Michael Lang Death: The Woodstock Organizer Died From Cancer

michael lang death

Getty Michael Lang, one of the original founders of Woodstock '69 and the founder of Woodstock '99, overlooks the site of Woodstock 99 prior to the festival held at Grifiss Airforce base in Rome, N.Y.

Michael Lang died from non-Hodgkin’s lymphoma, an often deadly form of cancer, just a few months after he was interviewed for the Netflix docuseries “Trainwreck: Woodstock 99.”

Lang was 77 when he died in a Manhattan hospital January 8, 2022, family spokesperson Michael Pagnotta told The New York Times.

Lang is still remembered most for his iconic 1969 festival, the original Woodstock. He commented briefly on the festival’s legacy, saying it may have been tainted by the 1999 festival fiasco.

Here’s what you need to know:

Lang Had a Wife, 5 Children & a Grandson & His Obituary Only Briefly Mentions Woodstock 99

Lang was married to Tamara Pajic Lang, according to his obituary in The New York Times. He had two sons, Harry and Laszlo, and three daughters, Molly Lang, LariAnn Lang and Shala Lang Moll. He was also survived by a grandson and his sister, Iris Brest, the obituary said.

The article only made a brief mention of Woodstock 99. It said:

Mr. Lang was also involved in anniversary versions of Woodstock in 1994 and 1999 — the latter marred by fires, rioting and allegations of sexual assault — and he eventually rejoined Woodstock Ventures as a minority partner.

While the Netflix documentary said there would likely never be another Woodstock after Woodstock 99, Lang attempted to revive the festival for a 50th anniversary in 2019 with a lineup including Jay-Z, Miley Cyrus, the Killers, Chance the Rapper, Santana and Imagine Dragons, The New York Times reported.

“But the event collapsed amid a legal battle with its financial backer, an arm of the Japanese advertising conglomerate Dentsu,” the article said.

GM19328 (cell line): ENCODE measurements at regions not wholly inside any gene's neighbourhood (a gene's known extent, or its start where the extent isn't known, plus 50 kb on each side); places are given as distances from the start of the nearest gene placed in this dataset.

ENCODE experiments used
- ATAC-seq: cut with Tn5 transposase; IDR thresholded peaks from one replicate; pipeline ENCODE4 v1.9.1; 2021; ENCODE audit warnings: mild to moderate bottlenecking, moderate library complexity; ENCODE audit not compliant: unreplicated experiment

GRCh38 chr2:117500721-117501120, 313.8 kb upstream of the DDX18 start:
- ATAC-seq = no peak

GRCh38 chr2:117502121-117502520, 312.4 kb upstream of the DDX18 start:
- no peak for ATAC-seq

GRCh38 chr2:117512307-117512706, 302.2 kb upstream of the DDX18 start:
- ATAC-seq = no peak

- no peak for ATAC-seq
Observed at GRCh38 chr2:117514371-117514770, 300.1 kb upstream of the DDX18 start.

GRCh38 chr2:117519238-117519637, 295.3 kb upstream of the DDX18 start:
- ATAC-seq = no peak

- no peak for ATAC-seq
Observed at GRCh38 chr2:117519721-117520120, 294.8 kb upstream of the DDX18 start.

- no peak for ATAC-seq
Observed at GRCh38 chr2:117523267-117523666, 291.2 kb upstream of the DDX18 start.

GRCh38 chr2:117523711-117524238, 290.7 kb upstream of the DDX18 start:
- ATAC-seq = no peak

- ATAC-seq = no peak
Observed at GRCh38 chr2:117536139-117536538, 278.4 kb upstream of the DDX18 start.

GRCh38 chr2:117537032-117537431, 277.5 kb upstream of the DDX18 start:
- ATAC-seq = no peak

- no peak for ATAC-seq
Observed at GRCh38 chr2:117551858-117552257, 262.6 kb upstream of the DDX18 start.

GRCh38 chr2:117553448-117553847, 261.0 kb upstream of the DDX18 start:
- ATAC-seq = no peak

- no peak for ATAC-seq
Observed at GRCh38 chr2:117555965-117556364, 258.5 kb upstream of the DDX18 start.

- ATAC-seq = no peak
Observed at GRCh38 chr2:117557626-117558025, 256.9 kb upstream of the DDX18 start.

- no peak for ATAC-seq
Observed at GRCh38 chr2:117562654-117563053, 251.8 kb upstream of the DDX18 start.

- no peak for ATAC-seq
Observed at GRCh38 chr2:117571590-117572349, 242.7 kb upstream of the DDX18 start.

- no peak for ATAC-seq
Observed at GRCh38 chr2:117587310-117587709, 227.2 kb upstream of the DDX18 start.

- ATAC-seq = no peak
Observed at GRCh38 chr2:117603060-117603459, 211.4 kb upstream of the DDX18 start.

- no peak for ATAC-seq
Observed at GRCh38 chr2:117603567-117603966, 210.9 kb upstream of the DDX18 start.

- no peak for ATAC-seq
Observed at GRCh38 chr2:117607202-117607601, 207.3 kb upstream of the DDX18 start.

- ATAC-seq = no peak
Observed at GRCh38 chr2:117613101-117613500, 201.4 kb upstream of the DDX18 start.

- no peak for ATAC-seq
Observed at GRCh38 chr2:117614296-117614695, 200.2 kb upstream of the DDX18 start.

A Hudson Valley Photographer Who Knew Lang Said He Was ‘Always Pleasant’

Dion Ogust, a photographer who lives in Woodstock, New York, wrote a tribute to Lang soon after his death. Ogust documented his hometown for 30 years, which was known best for the iconic 1969 festival.

Ogust wrote:

I appreciated Michael. He was always pleasant, quick with a smile, easy for a photo, even when the interview was yet another replay of the same questions being asked.

Seeing him drive down the road or walking through town (in the days when we did that) confirmed that, yes, this is Woodstock. There is the myth of Woodstock, and there is the town, and both exist.

What a destiny Michael had in creating something that touched so many people and fed the creative souls of many artists and people of that generation onward.

I am sorry he is gone. Too soon. Too tragic.

We never know how the story of life will end. This one was truly a sad surprise.

Brian Hollander also wrote about his legacy and the impression Lang left in a tribute article for Hudson Valley One.

Hollander wrote:

Another of Woodstock’s many myths says that if you spend three nights in the shadow of Overlook Mountain, you will always come back. But if you ask people why they came here in the first place, you could point to the quiet guy with a Buddha-like smile, curly hair and twinkling eyes and his creation, an event that made worldwide history.

Yea, Michael Lang passed away on January 8, but not before taking us for a great ride on the Harley he rode up on in the movie before declaring a free festival back in ’69. Why did you come here? Well, hey man, it’s Woodstock!

READ NEXT: Woodstock 99 Deaths: Tributes to Those Who Died

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